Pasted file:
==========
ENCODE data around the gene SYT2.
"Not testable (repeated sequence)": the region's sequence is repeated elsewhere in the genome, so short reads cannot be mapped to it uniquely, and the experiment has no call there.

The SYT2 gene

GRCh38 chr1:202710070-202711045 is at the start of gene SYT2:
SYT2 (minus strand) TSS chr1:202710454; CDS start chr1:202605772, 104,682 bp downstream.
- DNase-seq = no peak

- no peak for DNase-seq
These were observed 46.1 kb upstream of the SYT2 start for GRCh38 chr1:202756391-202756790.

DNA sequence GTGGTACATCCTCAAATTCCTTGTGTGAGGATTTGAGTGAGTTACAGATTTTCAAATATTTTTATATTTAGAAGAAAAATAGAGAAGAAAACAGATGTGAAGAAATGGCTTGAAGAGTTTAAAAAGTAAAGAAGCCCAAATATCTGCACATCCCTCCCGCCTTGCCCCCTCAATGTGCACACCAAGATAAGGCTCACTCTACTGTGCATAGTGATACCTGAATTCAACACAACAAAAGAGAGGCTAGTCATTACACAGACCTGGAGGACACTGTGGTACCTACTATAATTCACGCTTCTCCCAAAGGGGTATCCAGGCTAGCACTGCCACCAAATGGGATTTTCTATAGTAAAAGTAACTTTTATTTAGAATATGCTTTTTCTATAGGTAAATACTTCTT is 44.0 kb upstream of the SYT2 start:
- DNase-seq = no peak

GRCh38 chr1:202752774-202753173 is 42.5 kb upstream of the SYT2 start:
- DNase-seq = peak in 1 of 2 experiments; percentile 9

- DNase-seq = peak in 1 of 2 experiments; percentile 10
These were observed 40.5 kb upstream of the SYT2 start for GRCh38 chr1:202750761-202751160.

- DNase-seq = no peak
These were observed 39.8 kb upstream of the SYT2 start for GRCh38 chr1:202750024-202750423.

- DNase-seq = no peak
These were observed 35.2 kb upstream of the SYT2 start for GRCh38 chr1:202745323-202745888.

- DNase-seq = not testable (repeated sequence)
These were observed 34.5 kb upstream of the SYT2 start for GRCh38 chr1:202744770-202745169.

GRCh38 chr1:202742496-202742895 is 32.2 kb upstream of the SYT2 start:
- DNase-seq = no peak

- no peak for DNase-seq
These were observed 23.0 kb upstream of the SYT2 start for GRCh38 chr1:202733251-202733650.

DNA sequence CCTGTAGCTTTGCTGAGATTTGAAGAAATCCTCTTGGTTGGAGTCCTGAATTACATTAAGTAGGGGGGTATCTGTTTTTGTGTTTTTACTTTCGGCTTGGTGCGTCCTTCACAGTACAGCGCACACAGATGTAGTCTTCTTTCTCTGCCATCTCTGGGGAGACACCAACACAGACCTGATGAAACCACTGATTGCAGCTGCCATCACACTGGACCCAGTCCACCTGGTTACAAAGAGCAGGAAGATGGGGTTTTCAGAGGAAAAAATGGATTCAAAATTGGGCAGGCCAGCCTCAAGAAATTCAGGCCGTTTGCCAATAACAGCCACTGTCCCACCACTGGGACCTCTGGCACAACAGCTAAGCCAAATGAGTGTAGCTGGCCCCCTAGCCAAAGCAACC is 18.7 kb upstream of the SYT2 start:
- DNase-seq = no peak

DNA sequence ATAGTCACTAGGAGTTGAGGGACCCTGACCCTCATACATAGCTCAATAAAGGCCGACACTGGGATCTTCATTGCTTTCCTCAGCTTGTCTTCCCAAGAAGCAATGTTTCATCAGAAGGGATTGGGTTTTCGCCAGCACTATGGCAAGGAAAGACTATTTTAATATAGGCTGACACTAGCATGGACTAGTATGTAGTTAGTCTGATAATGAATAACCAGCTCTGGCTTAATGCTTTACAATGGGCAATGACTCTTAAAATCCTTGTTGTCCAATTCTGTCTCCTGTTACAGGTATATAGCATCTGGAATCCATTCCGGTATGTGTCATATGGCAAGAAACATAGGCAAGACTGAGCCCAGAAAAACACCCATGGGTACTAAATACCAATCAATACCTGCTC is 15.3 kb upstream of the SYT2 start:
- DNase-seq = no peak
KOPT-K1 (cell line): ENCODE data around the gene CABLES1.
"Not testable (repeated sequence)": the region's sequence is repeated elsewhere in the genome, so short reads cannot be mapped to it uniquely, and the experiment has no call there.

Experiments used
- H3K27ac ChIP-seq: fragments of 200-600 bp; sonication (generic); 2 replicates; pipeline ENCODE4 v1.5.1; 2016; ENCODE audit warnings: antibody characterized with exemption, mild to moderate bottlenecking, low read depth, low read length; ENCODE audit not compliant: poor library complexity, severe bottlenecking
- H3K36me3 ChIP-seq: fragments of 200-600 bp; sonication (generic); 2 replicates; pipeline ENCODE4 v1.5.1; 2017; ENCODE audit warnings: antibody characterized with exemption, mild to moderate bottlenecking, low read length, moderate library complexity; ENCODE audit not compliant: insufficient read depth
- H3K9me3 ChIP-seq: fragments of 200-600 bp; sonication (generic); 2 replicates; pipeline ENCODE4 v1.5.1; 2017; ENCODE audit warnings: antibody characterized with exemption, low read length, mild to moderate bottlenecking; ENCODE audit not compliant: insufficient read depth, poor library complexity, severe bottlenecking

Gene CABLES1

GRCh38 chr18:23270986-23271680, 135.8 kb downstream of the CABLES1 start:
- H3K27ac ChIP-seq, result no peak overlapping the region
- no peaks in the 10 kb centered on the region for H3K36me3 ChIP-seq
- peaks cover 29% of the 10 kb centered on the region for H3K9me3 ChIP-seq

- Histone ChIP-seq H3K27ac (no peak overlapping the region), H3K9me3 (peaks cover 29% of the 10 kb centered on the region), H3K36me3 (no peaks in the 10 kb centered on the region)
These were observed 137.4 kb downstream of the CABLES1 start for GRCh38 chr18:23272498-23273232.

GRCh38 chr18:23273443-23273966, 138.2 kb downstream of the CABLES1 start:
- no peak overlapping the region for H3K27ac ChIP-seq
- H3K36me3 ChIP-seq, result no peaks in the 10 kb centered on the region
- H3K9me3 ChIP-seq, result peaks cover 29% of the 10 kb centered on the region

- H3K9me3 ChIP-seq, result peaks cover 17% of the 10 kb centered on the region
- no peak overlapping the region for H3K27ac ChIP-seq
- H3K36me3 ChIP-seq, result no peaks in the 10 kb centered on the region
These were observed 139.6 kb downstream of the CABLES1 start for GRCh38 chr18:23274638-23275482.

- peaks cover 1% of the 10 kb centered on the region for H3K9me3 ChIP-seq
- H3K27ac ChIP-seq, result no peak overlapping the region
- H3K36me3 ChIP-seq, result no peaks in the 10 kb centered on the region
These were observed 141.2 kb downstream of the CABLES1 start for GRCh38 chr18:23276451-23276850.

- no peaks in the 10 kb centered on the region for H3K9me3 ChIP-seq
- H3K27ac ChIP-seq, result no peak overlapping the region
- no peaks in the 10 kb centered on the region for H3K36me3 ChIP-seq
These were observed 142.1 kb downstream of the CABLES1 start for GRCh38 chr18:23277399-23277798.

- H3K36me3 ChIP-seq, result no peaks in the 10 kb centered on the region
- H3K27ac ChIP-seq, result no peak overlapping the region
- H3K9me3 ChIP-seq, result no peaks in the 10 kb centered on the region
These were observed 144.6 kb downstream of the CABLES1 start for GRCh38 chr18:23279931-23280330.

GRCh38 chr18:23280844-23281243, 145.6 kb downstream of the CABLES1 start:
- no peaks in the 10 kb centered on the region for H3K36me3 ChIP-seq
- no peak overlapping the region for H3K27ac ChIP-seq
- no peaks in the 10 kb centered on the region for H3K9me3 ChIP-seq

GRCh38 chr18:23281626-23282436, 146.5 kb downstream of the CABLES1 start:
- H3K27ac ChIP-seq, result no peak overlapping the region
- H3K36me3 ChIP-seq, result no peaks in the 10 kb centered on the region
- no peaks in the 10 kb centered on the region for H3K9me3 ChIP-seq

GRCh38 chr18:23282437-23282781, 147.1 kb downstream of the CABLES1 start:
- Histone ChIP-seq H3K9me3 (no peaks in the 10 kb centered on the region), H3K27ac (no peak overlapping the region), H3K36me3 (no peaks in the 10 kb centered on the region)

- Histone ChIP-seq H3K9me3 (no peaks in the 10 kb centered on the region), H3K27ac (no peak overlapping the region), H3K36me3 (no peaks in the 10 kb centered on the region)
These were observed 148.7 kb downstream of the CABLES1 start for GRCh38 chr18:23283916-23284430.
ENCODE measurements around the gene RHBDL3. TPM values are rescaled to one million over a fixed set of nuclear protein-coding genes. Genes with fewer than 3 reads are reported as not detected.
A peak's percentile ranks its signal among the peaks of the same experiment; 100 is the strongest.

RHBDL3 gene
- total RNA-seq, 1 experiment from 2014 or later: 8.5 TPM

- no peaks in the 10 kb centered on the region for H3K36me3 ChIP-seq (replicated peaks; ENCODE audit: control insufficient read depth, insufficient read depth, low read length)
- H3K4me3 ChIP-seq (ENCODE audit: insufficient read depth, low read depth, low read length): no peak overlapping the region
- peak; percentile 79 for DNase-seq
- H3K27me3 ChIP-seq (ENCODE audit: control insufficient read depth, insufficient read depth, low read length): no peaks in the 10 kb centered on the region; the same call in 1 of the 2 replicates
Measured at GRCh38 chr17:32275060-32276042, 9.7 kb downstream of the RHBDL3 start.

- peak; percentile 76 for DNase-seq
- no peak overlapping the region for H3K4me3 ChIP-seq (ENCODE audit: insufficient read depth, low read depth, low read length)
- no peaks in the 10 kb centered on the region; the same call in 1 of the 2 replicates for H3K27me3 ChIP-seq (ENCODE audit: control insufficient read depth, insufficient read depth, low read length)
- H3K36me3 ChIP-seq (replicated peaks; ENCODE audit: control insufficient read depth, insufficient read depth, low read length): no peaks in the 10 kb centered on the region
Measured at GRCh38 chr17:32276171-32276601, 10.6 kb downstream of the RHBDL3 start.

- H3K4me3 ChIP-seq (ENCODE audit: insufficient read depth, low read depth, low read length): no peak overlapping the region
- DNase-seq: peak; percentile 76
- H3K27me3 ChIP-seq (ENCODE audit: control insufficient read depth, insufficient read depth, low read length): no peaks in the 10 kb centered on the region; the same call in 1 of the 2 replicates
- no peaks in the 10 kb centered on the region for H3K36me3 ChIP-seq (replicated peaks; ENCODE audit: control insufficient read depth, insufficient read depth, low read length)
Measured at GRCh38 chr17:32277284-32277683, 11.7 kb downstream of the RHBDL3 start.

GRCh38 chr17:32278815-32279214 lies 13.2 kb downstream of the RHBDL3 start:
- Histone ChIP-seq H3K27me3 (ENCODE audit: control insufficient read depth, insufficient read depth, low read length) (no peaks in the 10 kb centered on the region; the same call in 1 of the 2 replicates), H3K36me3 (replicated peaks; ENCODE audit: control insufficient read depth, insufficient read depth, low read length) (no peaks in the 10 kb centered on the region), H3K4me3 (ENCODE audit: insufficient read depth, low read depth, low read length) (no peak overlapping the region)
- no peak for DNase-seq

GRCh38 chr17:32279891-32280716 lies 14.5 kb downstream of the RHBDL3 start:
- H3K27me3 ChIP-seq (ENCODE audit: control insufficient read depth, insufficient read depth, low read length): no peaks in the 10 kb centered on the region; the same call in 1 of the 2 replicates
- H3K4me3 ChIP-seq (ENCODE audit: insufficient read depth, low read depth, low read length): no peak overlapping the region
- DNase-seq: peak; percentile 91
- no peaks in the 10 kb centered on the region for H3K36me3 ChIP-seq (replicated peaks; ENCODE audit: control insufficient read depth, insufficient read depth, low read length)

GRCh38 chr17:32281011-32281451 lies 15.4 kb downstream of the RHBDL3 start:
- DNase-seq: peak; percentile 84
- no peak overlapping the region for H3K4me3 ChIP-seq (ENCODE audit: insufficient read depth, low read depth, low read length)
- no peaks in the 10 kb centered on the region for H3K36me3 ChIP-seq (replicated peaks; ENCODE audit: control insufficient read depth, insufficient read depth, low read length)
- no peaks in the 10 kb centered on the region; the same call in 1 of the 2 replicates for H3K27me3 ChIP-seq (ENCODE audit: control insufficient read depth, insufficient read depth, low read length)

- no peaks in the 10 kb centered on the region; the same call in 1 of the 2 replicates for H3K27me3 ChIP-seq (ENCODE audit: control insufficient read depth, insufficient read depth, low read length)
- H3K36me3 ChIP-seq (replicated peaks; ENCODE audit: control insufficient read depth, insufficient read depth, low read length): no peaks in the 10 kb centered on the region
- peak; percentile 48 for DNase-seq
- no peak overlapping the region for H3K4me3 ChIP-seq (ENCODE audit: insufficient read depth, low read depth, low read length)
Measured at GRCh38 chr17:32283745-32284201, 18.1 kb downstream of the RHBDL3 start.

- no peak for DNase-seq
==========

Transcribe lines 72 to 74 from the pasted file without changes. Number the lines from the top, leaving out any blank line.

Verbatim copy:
- Histone ChIP-seq H3K9me3 (no peaks in the 10 kb centered on the region), H3K27ac (no peak overlapping the region), H3K36me3 (no peaks in the 10 kb centered on the region)
These were observed 148.7 kb downstream of the CABLES1 start for GRCh38 chr18:23283916-23284430.
ENCODE measurements around the gene RHBDL3. TPM values are rescaled to one million over a fixed set of nuclear protein-coding genes. Genes with fewer than 3 reads are reported as not detected.